This story is part of KNKX's series "Five Voters, Fresh Perspectives." We're looking at the 2018 election through the eyes of five people who are at a turning point in their lives.
For most of us, it's a choice whether we want to vote. But if you've committed a felony in Washington state, that choice can be taken away for a few years after you get out prison.
Having that right taken and then given back changed how Rebekah Brown felt about voting.
'I did whatever I had to do'
Brown, 28, has been out of prison for a few years. She's proud of her job, loves her fiancee and adores her two-year-old son.
On a recent fall day, her son played with some old helium balloons, remnants of a celebration congratulating Brown for hitting five years clean. She said she started doing drugs when she was 14 years old. When asked about her drug of choice, she just said, "everything."
She says the drugs led to more crime, putting her in and out of jail for various misdemeanors.
"Stealing, I prostituted some times, all of the above, honestly," Brown said. "I did whatever I had to do to support my habit and to survive."
Eventually, Brown says she and another person got a gun and tried to rob someone. That's what landed her at the women's prison in Gig Harbor, commonly known as Purdy.
She spent two years there starting in 2013. Then she spent two years in what's called community custody, a type of probation received after the completion of prison time. (Unlike many other states, Washington does not have "parole.")
"I think we got a piece of paper when I was getting sentenced showing that we had no voting rights anymore," Brown said. "And I was like, 'Oh! Another thing that gets taken away.'"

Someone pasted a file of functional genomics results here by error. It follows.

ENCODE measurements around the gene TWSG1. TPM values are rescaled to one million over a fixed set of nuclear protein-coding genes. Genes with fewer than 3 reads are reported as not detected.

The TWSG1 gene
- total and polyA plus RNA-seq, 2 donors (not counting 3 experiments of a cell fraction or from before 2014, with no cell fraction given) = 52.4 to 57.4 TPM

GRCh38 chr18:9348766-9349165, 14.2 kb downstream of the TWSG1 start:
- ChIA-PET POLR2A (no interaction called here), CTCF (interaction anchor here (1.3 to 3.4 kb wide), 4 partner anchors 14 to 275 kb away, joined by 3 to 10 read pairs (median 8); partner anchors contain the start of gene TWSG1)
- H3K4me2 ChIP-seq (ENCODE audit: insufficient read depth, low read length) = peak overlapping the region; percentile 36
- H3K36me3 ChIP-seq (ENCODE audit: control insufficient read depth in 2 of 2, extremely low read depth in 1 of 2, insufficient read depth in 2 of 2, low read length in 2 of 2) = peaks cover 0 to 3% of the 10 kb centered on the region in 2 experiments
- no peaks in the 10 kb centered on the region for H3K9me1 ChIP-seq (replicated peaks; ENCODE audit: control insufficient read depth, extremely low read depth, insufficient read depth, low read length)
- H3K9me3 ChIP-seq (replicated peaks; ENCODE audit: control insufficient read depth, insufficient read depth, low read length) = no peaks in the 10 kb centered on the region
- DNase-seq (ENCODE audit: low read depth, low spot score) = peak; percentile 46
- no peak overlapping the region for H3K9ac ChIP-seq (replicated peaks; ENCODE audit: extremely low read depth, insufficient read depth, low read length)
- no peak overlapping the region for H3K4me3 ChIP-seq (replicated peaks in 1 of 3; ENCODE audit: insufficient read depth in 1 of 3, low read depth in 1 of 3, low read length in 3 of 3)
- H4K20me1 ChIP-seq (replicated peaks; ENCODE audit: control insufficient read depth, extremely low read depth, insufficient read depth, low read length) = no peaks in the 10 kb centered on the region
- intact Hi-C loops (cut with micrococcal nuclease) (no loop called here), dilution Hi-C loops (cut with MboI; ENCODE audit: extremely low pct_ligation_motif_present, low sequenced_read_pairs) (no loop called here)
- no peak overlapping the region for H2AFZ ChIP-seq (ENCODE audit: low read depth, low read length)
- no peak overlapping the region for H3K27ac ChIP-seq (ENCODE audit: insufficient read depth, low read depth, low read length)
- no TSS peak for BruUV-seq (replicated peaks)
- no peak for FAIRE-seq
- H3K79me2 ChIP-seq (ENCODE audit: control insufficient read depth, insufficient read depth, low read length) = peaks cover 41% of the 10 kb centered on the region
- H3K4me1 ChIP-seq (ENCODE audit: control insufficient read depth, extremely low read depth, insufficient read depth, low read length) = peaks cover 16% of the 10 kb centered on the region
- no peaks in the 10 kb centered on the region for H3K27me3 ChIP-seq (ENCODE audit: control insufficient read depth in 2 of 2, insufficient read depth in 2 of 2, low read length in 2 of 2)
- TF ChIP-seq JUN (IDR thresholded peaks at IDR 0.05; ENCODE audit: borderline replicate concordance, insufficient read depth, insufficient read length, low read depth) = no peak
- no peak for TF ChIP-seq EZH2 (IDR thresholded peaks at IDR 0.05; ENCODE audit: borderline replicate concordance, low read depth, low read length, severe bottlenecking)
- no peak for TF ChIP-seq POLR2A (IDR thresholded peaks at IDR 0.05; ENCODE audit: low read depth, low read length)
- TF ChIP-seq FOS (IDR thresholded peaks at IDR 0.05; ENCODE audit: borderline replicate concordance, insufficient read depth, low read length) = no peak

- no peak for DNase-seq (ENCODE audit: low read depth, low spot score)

'I'm a good citizen now.'
Every state is different when it comes to voting rights for people who commit felonies. Vermont and Maine, for example, allow inmates to vote from prison. In some states, usually depending on the crime, a person can risk losing their voting rights permanently.
Washington falls somewhere in between. Voting rights are automatically restored once someone gets out of prison and completes community custody. They can just register to vote without having to prove anything to anyone. But those rights can be revoked again if someone stops paying their legal financial obligations.
Brown finished up her community custody last year, and she says prison has changed her perspective. Part of that was getting clean, but there was also something about being locked up and having rights taken away that just made her see things differently.
"It was totally rock bottom being told what you can and cannot do," Brown said. "You take your life for granted. I had relatives die while I was incarcerated. I never got to say goodbye to my grandma and that really hit me."
In other words: While she was getting in trouble or while she was locked up, things were still happening in the world.
That idea really hit home in 2016. Brown was out of prison at that point, but she was still unable to vote in the presidential election, despite wanting to support Hillary Clinton. She says trying to follow politics is interesting now.
"Before I didn't really care, but now it is because it's what's going on," she said. "I want to be involved and I want to know what's going on in this world because I'm living in it."
She now has reasons to follow the news. Her son makes her want to know what schools are up to. She's wary of higher taxes and is thinking about supporting an initiative that would ban local taxes on food and beverages. She also says she supports gun control in part because it was having a gun that led her to prison in the first place.
"I'm a good citizen today," Brown said. "I pay my taxes. I go to work every day. I'm just excited to finally be able to vote again, and even though it's just one vote for me, at least I know I tried and I'm voting for stuff I believe in."